Bee pollen an excellent source for vitamins, minerals, proteins

Published 10:59 pm Thursday, March 19, 2015

When doing nutritional counseling, or seminars, I’m often asked which diet supplements I take as well as recommend. I get a few raised eyebrows when I tell folks that if I could take only one nutritional supplement, I would choose bee pollen. 
That’s right, bee pollen. That might seem strange, but did you know bee pollen is actually a unique, and powerful super food? Honeybees eat pollen, because they need incredible amounts of energy to fly on average, 15 miles per hour, and visit as many as 1,200 flowers in a single flight.

Also, bee pollen has been used for centuries by cultures all over the world for its energy producing and healing effects. In fact Hippocrates wrote on the healthful benefits of bee pollen.

First, let’s look at what bee pollen is. Pollen comes from the male stamen of flowers. Bee pollen is created when worker honeybees transport pollen granules to their nests with specially arranged hairs on their hind legs. When honeybees arrive back to the hive, they have to crawl up through a series of ¼ inch wiring to enter. This process harmlessly scrapes the pollen from the bee’s legs and body, and drops it down into a collection tray. After the pollen has been collected, it’s sifted and then frozen.

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Now we know what bee pollen is, but what makes it such a super food? First, bee pollen contains over 5,000 enzymes and co-enzymes, which is more than any other food. Enzymes are specific proteins that catalyze chemical reactions in the body. Catalyze is just a fancy term for speed up.

These enzymatic reactions are necessary for everything from muscle contraction, to using the nutrients in our food, to even breathing. In fact, without enzymes, life couldn’t exist. Bee pollen is 40 percent pure protein, which makes it denser in protein than any source of protein from animals. It’s also a safer source of protein, when compared with animal proteins, because it doesn’t contain saturated (bad) fats.

Also, bee pollen contains 18 vitamins, 25 minerals, 59 trace elements, 14 fatty acids and is extremely rich in carotenes, which are precursors of vitamin A. It’s also rich in B complex, vitamins C, D, E and Lecithin, which is a lipid that helps keep cell membranes healthy.

Bee pollen is not only the richest source of vitamins found in nature, it’s also the richest source of rutin. Rutin is in a class of flavinoids that also contain querctin, hesperidin, eriodicyl and citron. These flavinoids are essential for the absorption of vitamin C. Rutin is an important nutritional supplement because of its ability to strengthen capillaries. This action helps people with arteriosclerosis (hardening of the arteries), high blood pressure, or venous insufficiency.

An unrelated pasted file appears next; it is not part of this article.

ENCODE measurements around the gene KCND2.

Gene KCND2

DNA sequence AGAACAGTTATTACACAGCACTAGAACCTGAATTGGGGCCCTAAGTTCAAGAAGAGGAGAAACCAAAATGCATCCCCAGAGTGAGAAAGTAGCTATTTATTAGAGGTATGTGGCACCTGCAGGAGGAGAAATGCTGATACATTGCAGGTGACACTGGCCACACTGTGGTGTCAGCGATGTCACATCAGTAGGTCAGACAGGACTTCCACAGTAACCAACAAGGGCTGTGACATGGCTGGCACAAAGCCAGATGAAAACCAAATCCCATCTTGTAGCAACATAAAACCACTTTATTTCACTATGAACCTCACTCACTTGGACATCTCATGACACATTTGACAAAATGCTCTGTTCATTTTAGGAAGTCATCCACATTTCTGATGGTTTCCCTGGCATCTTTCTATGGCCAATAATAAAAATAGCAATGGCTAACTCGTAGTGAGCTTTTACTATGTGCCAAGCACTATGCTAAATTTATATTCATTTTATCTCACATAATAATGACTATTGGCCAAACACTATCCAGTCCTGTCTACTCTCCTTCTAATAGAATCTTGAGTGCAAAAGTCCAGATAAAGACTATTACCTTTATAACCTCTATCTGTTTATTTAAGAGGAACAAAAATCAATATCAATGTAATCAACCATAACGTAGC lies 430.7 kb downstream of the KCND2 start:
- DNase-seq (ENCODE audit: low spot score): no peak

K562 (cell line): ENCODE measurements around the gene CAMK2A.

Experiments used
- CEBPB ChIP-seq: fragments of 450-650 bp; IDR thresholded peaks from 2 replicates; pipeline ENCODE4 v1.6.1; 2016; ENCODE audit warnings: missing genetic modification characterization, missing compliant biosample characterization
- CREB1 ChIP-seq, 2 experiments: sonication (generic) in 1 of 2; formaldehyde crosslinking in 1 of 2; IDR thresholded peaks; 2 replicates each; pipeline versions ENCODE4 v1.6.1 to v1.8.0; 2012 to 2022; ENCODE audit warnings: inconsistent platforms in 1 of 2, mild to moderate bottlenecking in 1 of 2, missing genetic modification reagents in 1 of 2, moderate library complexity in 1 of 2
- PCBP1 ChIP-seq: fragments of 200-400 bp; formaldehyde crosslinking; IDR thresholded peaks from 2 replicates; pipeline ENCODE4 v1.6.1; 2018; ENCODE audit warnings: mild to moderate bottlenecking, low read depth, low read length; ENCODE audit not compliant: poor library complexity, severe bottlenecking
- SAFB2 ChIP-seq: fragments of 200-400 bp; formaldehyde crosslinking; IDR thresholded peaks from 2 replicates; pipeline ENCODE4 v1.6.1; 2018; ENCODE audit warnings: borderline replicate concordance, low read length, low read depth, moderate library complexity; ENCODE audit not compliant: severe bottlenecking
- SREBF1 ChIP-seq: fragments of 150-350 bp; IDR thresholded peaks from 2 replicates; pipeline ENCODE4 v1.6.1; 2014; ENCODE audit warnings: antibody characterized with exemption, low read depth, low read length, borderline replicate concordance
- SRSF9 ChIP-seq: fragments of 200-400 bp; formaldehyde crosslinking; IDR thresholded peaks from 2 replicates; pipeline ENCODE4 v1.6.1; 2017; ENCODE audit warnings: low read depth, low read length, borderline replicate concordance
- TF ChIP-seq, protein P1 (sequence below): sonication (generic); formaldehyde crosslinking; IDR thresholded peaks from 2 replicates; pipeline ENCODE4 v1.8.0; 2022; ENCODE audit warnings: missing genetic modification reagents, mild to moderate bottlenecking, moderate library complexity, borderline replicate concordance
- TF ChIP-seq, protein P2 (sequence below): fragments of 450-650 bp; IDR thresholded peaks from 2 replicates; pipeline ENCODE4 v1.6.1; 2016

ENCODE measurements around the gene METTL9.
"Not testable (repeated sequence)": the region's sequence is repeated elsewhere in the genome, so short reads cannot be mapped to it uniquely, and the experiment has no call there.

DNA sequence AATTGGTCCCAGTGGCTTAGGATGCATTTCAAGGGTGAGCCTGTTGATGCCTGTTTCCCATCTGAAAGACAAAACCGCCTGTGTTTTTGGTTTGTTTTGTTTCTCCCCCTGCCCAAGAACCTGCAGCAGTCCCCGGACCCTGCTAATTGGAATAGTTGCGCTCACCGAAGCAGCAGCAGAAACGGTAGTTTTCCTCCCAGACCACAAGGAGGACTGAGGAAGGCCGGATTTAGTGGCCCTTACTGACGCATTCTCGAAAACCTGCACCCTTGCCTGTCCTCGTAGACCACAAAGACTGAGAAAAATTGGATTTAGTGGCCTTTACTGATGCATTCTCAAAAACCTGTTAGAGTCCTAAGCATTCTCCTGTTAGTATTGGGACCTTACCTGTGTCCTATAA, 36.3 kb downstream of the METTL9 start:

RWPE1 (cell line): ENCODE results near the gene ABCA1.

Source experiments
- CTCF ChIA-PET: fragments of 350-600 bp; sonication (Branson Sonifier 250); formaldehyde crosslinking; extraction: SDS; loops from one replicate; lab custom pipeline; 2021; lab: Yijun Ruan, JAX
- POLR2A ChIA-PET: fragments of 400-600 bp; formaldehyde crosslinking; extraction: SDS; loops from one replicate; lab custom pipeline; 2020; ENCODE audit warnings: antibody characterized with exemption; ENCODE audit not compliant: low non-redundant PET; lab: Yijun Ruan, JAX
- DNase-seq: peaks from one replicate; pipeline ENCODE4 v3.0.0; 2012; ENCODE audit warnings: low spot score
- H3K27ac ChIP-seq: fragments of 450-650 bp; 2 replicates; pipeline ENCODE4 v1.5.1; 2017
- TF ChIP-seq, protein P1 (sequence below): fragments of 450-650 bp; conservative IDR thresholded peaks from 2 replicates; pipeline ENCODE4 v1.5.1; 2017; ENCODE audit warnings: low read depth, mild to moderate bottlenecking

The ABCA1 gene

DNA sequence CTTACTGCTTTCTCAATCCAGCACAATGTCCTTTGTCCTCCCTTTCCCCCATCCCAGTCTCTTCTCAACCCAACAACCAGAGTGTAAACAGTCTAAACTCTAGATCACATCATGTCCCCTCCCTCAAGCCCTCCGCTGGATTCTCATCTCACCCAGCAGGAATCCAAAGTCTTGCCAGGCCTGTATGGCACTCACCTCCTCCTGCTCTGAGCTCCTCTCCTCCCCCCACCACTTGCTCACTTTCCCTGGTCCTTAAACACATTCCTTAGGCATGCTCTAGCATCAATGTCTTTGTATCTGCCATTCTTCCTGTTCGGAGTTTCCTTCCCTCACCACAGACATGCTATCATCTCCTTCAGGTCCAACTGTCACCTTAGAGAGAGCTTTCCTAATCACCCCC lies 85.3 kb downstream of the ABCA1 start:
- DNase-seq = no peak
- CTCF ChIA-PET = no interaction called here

There are also trace elements found in bee pollen that modern science can’t even identify. That is believed to be another reason bee pollen packs such a nutritional punch.

By the way, bee pollen is good for dogs, cats, and even horses. Bee pollen is available in health food stores in many varieties such as whole granules, wafers, powders, and capsules. I get most of my bee pollen from Nature’s Storehouse in Tryon. They carry bee pollen from a company called Y.S. Organics. Y.S. Organics is one of only three companies nationwide to carry strictly organic bee pollen.

To start, I recommend taking bee pollen slowly — any bee product could cause allergic reactions in some people — by placing a couple of granules under your tongue to test for sensitivity, like sneezing, itching, swelling, rash or flushing. If you experience any allergic reaction, seek medical help.

If no allergic reaction occurs, gradually increase to one to two teaspoons a day, or more. Pollen granules do have cell walls so chew for better nutrient absorption. Just because you have pollen allergies doesn’t mean you can’t take bee pollen. Pollens responsible for allergies are airborne or anemphilous. The type of pollen collected by bees is called entomophilous. Pregnant women and nursing mothers, however, should not take bee pollen.

Diet or exercise question? Email me at or visit David Crocker of Landrum has been a nutritionist and master personal trainer for 28 years. He served as strength director of the Spartanburg Y.M.C.A., head strength coach for the USC-Spartanburg baseball team, S.C. state champion girls gymnastic team, and the Converse College equestrian team. He served as a water safety consultant to the United States Marine Corps, lead trainer to L.H. Fields modeling agency, and taught four semesters at USC-Union. David was also a regular guest of the Pam Stone radio show.